• Frances Schwabenland

Game of Thrones & Diocletian's Palace



Who knew when I was looking out the window in high school biology class, that one day I would be palace hopping through Croatia! Life sometimes is even better than dreams!


Anyway, I really did try to get into watching Game of Thrones. I like being able to join into conversations that were taking place all around me but I just couldn't. By the 3rd episode, I was wiped out and exhausted. Who thinks of all that violence? I was told not to get too connected with any character! Hence, my writing here will be sparse since I can't give all the details and connections.


Diocletian was born in Croatia and rose through the ranks to become Emperor at age 39, taking up residence in Split, a beautiful seaside port. This man was known for the last and bloodiest persecution of Christians in the Roman Empire. The man was also a narcissistic god want to be. He had a Jupiter complex! Of course he needed to have the largest palace around so he built a luxury villa and a Roman military camp divided by two man streets. It took approximately 10 years to build this and the more extravagant the better. It was completed in 300 A.D. and he lived there for only 11 years before his death. 150 years later, it was abandoned until the 7th century when Dalmatians fled here and transformed it into a working city with stores, homes and businesses. Paybacks can be a ______ because Diocletian's resting place became Split's cathedral...The Cathedral of Saint Domnius! Today, over 3,000 people live and work within these palace walls and they drew in the cast of Game of Thrones. I was told that the basement (the black entrance at the end of my photograph) was where Daenerys kept her dragon. Now, the only thing kept there are stalls and stalls of vendors. I think in my next life I would like to be a scout for filming locations, but I digress.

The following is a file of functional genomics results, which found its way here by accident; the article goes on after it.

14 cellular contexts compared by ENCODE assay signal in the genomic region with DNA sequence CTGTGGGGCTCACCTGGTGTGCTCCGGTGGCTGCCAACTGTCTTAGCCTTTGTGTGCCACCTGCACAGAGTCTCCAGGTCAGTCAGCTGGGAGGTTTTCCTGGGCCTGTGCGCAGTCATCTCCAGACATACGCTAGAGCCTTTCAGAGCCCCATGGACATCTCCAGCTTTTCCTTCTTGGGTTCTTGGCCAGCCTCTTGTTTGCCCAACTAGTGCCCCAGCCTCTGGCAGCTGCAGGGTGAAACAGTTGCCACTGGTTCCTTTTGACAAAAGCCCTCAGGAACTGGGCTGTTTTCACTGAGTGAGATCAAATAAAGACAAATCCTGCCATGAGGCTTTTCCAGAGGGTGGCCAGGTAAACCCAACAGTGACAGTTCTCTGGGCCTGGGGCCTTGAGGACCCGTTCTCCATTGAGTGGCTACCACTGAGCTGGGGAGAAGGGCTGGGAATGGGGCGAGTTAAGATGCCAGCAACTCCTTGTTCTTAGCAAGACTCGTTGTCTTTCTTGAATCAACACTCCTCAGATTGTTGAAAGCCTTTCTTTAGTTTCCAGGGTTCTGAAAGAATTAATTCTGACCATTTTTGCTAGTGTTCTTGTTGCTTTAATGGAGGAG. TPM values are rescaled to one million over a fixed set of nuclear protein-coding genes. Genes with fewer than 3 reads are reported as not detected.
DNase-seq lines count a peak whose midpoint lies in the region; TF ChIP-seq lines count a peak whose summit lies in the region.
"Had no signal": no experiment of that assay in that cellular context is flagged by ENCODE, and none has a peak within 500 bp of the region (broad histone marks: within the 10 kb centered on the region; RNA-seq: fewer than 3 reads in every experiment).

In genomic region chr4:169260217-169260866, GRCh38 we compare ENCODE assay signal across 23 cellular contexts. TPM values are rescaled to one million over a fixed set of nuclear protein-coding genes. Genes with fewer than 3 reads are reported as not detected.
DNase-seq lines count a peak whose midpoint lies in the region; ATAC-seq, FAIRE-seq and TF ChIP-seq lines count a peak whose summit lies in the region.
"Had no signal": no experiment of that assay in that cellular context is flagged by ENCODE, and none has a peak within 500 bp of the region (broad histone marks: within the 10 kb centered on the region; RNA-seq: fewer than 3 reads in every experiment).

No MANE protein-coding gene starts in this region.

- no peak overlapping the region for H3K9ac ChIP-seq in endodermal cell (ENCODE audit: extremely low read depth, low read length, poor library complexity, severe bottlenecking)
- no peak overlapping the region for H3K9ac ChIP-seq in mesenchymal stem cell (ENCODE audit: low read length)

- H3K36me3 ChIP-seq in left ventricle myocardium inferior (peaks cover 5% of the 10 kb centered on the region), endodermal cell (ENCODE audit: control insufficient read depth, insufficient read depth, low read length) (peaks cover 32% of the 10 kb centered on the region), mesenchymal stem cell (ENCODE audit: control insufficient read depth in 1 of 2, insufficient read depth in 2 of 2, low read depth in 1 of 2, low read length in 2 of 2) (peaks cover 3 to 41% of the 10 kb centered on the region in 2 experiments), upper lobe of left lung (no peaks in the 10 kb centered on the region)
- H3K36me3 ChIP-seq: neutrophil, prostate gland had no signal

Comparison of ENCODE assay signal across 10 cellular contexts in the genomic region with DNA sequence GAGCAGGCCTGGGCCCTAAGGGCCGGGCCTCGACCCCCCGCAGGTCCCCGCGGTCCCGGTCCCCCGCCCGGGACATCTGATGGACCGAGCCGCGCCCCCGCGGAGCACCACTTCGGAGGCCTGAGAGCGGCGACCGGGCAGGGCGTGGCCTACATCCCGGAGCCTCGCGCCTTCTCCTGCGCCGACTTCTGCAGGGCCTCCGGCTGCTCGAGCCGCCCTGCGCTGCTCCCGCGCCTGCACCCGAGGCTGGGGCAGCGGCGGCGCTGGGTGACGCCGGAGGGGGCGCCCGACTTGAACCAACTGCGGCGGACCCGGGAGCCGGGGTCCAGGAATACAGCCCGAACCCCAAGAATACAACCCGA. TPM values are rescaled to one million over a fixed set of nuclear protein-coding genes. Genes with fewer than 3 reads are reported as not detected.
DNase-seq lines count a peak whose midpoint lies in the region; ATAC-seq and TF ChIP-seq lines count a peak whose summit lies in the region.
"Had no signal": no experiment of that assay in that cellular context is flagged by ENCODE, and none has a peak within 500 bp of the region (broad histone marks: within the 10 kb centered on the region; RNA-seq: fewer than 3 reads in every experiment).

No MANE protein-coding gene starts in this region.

Here on this beautiful town on the Adriatic Sea, centuries of architecture are layered on top of each other. Electric wires cross pillars and havens from days long gone. We were fortunate enough to stay at the Hotel Plazza Heritage which is located in the Pjaca, the focal point of Split's historic center. With 16 luxuriously appointed rooms in a former palace dating back to 1906. It was built in the Viennese Art Nouveau style of the time. The hotel is the only individually protected cultural monument by UNESCO. We were surrounded by chic and trendy boutiques, restaurants with a bakery and gelato right across from us. Who needs anything more!?


Split is truly fascinating. I would highly recommend two walking tours...an historical tour and of course a food tasting tour but if you can combine the two the way we did, even better!

While walking through the Green Market located in Diocletian's Palace, we tasted the unique mixture of culinary delicacies with a Mediterranean, Central European and Eastern influence. We tasted traditional peasant pie known as "sopamik" and ended at the oldest pastry shop in Split with traditional pastries and gelato. Tasting and listening developed our multi-tasking ability and the wonders of Split were imprinted onto our wanderlust spirits.
















PS...if you want luck, be sure to rub the big toe of the huge statue (28 feet) of Gregory of Nin, just outside the city gates. He was a bishop who in 926 opposed the Catholic Church because he wanted the Croatian national language to be used for religious services. The Catholic Church would not hear of anything other than Latin and thus, Gregory became a beloved figure for honoring the Croatian culture and language. I felt so lucky just to be there so I guess it worked!



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